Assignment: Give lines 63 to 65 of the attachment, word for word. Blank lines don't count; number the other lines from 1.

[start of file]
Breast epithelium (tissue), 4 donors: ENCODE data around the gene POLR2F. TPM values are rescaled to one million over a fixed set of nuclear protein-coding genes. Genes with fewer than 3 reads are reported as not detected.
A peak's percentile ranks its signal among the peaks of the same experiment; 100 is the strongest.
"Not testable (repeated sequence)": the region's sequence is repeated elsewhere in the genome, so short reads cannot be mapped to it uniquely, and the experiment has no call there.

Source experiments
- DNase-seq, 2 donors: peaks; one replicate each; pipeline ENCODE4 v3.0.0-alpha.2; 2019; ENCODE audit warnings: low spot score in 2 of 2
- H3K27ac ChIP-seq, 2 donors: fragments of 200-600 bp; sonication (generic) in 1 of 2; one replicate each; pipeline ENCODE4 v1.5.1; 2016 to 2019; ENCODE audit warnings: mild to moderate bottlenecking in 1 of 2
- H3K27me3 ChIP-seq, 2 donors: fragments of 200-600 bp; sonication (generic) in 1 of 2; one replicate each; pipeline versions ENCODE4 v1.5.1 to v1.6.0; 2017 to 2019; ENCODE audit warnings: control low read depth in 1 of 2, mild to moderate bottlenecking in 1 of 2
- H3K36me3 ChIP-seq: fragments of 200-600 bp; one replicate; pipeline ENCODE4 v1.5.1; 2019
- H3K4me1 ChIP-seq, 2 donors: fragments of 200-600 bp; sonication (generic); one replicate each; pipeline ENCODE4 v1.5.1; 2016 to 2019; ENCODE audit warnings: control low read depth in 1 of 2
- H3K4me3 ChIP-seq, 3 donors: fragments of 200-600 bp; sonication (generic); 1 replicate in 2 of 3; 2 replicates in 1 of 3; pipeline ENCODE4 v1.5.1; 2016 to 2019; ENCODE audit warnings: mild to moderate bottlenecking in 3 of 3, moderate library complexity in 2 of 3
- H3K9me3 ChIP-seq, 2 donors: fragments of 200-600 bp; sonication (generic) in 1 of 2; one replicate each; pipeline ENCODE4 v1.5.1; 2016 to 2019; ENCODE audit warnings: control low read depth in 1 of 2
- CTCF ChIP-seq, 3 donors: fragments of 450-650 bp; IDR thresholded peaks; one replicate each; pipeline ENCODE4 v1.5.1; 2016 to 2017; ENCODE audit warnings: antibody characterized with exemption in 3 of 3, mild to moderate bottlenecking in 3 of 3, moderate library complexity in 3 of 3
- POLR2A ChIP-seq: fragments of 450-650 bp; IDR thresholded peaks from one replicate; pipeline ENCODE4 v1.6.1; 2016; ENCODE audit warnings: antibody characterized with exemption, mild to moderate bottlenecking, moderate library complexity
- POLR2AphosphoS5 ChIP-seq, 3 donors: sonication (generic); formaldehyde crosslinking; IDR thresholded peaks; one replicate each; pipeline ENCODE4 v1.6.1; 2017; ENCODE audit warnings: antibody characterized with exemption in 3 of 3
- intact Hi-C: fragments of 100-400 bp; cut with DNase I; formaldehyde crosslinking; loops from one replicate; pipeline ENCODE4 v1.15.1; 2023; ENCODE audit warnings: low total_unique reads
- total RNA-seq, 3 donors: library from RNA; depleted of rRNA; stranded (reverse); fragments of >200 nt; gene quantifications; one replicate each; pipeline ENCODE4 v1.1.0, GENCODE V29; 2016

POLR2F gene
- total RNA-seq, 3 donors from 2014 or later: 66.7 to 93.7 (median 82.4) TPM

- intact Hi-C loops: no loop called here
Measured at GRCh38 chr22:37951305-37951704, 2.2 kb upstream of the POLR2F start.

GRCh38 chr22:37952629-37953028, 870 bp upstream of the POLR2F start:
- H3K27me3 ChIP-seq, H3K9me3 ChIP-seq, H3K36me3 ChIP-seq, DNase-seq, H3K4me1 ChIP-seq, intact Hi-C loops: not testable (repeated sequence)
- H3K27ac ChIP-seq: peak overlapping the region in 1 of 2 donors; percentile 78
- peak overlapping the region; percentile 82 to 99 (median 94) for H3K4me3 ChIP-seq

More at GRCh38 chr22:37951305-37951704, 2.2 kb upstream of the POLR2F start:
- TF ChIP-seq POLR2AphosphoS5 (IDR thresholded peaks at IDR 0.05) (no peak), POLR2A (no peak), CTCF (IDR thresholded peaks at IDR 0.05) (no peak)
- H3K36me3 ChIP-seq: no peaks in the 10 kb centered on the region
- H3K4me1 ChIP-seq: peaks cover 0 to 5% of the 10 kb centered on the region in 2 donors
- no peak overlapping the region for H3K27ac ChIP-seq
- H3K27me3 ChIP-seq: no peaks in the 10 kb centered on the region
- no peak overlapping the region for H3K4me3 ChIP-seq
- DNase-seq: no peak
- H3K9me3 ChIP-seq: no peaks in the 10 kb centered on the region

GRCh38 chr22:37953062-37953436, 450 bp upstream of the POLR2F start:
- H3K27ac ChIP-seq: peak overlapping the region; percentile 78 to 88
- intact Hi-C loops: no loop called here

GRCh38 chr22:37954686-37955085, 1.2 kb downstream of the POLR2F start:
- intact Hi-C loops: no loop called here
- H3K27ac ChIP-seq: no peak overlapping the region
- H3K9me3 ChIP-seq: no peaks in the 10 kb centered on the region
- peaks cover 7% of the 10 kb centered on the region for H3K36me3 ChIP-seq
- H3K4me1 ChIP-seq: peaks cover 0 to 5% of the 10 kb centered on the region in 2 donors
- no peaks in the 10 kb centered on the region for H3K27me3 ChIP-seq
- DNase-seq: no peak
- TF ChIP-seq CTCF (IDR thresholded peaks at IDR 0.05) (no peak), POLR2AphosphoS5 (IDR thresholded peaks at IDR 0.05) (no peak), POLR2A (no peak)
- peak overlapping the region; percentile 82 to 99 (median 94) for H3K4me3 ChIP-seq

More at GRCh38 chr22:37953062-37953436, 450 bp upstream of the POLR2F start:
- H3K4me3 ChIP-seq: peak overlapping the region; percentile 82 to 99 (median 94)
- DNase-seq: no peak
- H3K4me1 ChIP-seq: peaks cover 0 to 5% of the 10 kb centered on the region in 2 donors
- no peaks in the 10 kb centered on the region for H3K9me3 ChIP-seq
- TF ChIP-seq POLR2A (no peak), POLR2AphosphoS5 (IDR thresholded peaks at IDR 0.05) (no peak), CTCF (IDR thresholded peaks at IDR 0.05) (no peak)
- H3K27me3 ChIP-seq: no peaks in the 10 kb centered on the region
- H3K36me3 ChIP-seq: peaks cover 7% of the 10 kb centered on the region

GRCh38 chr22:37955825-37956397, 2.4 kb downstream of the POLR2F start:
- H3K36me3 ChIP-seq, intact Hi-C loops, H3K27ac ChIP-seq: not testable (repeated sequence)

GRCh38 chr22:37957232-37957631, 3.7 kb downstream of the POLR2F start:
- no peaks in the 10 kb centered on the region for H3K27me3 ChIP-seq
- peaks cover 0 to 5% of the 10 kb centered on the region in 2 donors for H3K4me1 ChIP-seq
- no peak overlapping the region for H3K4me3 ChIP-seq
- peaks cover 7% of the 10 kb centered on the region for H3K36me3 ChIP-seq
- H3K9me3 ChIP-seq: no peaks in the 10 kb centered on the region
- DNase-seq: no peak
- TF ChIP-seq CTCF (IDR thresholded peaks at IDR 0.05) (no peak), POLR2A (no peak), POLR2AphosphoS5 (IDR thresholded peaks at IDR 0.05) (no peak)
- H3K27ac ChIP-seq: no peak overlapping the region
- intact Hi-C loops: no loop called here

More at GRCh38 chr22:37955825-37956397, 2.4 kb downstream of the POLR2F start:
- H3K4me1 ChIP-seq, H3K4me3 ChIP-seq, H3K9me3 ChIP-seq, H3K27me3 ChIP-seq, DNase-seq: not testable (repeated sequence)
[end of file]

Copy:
- DNase-seq: no peak
- TF ChIP-seq CTCF (IDR thresholded peaks at IDR 0.05) (no peak), POLR2A (no peak), POLR2AphosphoS5 (IDR thresholded peaks at IDR 0.05) (no peak)
- H3K27ac ChIP-seq: no peak overlapping the region